“Songs For The Gentle Man” by Bridget St. John - album review

features in: Album Chart of 1971Album Chart of the Decade: 1970s

TJR says

Bridget St. John only ever sings songs that she can relate to; songs that mean something to her; songs that come from her own experiences. Based on the evidence from her first 2 LPs, I can tell that in real life she is a gentle and lovely soul. These are early morning sleepy tunes that roll from your head as you fall out of bed to discover the day. As with her debut set, hushed melodies are prevalent, as is her trademark low-register acoustic-guitar-based delivery. This time around, however, she almost has a co-star in the Scottish-born avant-garde producer, Ron Geesin. The added cellos, flutes, bassoons, violins and horns are interwoven sympathetically – it’s a job well done. Speaking of the two-year gap since her debut, Bridget explained:

“There had been talk of my doing an album with Paul Samwell-Smith, but all that fell through and I was pretty sad as a result. It took me a long time to prepare the material and work everything out and after I'd given him the rough tapes, everything fell through, and I was left at a bit of a loose end. As it happened, everything worked out very well, because Ron Geesin produced the album and made a beautiful job of it as far as I was concerned. I knew Ron as a friend, and I just asked him if he would do it much to everybody's horror because they all associated him with weirdness and didn't think for one minute that he had the delicacy to handle the kind of songs I'd got ready to record. But that freaky stuff is only one facet of his music, the part that he chooses to project on stage, and I knew that he was capable of much more—for instance he'd just completed the music for 'The Body' and 'Sunday Bloody Sunday' and some of that was just beautiful. Apart from one song, “The Lady and the Gentle Man”, which I don't really like at all any more, that album turned out exactly as I wanted it to I think Ron put in some lovely work on it. At the time, he had his own studio, and I used to go round there and we'd discuss each song I'd go over it, and he'd note the chord shapes and so on, and then I'd leave it to him to arrange, so that when I next saw him, he'd have the arrangement all ready to record. That was very satisfactory from my point of view, and things worked out very well.”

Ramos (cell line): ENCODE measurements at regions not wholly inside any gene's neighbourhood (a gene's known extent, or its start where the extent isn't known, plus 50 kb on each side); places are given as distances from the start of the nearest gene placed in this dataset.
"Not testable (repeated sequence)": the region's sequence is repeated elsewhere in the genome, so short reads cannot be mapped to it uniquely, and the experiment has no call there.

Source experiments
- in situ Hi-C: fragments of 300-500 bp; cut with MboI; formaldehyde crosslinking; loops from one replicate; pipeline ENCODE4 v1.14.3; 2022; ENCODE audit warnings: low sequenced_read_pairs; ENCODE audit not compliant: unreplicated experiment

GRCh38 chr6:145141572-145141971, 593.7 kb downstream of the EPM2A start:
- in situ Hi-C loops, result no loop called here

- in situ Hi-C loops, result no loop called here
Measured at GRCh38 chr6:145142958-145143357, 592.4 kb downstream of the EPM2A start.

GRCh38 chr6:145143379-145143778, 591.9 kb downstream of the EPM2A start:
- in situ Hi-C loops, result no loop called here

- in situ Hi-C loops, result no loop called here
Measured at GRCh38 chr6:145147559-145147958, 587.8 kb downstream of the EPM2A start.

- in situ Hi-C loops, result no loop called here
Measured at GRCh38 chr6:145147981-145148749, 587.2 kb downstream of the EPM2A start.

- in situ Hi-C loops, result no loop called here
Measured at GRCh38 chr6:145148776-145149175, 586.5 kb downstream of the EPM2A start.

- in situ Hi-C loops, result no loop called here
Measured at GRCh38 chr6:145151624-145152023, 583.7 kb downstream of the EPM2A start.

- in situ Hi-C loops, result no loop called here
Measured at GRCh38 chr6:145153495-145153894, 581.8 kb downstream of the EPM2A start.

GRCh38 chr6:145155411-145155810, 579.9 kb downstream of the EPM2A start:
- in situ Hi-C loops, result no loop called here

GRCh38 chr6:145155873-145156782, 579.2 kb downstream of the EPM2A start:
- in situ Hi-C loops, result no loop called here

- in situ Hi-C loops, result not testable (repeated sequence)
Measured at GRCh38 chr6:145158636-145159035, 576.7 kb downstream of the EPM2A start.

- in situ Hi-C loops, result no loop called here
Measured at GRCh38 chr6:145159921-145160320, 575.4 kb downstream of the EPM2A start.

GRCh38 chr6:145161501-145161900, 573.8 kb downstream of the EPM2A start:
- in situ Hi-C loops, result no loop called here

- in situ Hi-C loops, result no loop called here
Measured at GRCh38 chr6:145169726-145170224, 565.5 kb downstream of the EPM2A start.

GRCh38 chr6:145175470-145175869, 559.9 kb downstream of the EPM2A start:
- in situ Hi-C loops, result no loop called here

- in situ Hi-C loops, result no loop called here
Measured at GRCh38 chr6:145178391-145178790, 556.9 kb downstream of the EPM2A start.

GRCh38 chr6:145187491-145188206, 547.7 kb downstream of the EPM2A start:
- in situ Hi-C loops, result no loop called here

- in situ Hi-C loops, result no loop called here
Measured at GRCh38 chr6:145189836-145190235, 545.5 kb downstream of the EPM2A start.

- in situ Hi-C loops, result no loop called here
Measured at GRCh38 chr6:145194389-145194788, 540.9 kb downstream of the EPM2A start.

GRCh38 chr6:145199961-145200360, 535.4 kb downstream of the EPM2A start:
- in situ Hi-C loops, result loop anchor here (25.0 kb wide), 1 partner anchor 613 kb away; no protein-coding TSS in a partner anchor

The Jukebox Rebel

A1 [03:14] 7.1.png Bridget St. John - A Day A Way (Bridget Hobbs) Folk
A2 [02:42] 6.9.png Bridget St. John - City-Crazy (Bridget Hobbs) Folk
A3 [01:50] 6.0.png Bridget St. John - Early Morning Song (Bridget Hobbs) Folk
A4 [04:42] 8.3.png Bridget St. John - Back To Stay (John Martyn) Folk
A5 [03:05] 7.9.png Bridget St. John - Seagull-Sunday (Bridget Hobbs, Nigel Beresford) Songwriter
A6 [04:05] 6.9.png Bridget St. John - If You‘d Been There (Bridget Hobbs) Songwriter
B1 [01:26] 6.3.png Bridget St. John - Song For The Laird Of Connaught Hall - Part 2 (Bridget Hobbs) Folk
B2 [03:50] 6.4.png Bridget St. John - Making Losing Better (Bridget Hobbs) Folk
B3 [03:06] 7.2.png Bridget St. John - The Lady And The Gentle Man (Bridget Hobbs) Songwriter
B4 [03:18] 6.3.png Bridget St. John - Downderry Daze (Bridget Hobbs) Folk
B5 [03:30] 6.7.png Bridget St. John - The Pebble And The Man (Donovan Leitch) Folk
B6 [00:40] 5.3.png Bridget St. John - It Seems Very Strange (Bridget Hobbs) Songwriter

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